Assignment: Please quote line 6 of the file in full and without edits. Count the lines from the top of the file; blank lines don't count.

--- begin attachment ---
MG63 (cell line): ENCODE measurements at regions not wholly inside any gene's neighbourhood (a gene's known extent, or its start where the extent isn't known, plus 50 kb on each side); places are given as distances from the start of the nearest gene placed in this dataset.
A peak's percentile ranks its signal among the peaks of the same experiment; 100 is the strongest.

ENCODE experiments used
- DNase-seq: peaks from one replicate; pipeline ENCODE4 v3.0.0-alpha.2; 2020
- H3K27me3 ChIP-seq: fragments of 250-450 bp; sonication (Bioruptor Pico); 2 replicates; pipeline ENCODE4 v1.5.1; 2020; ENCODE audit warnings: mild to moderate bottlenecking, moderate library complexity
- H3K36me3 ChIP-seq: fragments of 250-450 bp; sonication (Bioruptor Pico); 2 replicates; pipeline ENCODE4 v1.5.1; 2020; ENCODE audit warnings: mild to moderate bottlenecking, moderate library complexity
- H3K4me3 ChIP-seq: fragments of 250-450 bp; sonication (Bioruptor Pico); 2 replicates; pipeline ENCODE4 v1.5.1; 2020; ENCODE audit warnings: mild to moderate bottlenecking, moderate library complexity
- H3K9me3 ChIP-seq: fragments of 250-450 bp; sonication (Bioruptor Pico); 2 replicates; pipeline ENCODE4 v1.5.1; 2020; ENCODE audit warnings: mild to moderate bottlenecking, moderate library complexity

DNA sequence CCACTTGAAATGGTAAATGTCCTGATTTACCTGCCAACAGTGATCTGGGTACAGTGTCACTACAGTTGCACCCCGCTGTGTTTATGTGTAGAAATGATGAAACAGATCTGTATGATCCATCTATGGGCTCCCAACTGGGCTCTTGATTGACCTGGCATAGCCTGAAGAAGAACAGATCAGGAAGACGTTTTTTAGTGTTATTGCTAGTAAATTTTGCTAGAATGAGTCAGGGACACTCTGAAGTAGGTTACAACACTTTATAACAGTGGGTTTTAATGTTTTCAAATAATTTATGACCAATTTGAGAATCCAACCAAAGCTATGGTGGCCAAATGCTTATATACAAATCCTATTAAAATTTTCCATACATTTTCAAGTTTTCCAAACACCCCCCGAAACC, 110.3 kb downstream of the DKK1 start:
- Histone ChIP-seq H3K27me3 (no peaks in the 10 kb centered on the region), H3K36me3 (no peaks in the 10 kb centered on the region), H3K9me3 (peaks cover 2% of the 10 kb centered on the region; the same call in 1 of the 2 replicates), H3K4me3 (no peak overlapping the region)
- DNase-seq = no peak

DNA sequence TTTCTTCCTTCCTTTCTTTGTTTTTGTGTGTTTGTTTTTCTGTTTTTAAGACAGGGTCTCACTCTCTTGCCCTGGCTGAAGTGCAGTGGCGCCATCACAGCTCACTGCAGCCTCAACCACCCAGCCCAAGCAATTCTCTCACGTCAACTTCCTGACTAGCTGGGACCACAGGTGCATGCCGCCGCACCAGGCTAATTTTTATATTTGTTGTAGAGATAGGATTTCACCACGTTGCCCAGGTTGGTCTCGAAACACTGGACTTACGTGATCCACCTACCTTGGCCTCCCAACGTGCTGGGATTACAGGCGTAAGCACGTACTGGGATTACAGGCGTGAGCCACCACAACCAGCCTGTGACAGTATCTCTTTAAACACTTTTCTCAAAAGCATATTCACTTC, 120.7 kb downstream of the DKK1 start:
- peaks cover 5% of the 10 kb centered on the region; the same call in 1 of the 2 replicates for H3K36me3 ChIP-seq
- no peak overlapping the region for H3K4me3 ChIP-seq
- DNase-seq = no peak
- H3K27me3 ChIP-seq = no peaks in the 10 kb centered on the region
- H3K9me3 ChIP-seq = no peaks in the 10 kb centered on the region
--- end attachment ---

- H3K36me3 ChIP-seq: fragments of 250-450 bp; sonication (Bioruptor Pico); 2 replicates; pipeline ENCODE4 v1.5.1; 2020; ENCODE audit warnings: mild to moderate bottlenecking, moderate library complexity